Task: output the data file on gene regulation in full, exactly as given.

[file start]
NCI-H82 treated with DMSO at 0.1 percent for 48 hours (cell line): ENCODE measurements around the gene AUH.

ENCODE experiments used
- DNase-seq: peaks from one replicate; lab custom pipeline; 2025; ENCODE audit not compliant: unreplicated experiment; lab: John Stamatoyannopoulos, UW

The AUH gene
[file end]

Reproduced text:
NCI-H82 treated with DMSO at 0.1 percent for 48 hours (cell line): ENCODE measurements around the gene AUH.

ENCODE experiments used
- DNase-seq: peaks from one replicate; lab custom pipeline; 2025; ENCODE audit not compliant: unreplicated experiment; lab: John Stamatoyannopoulos, UW

The AUH gene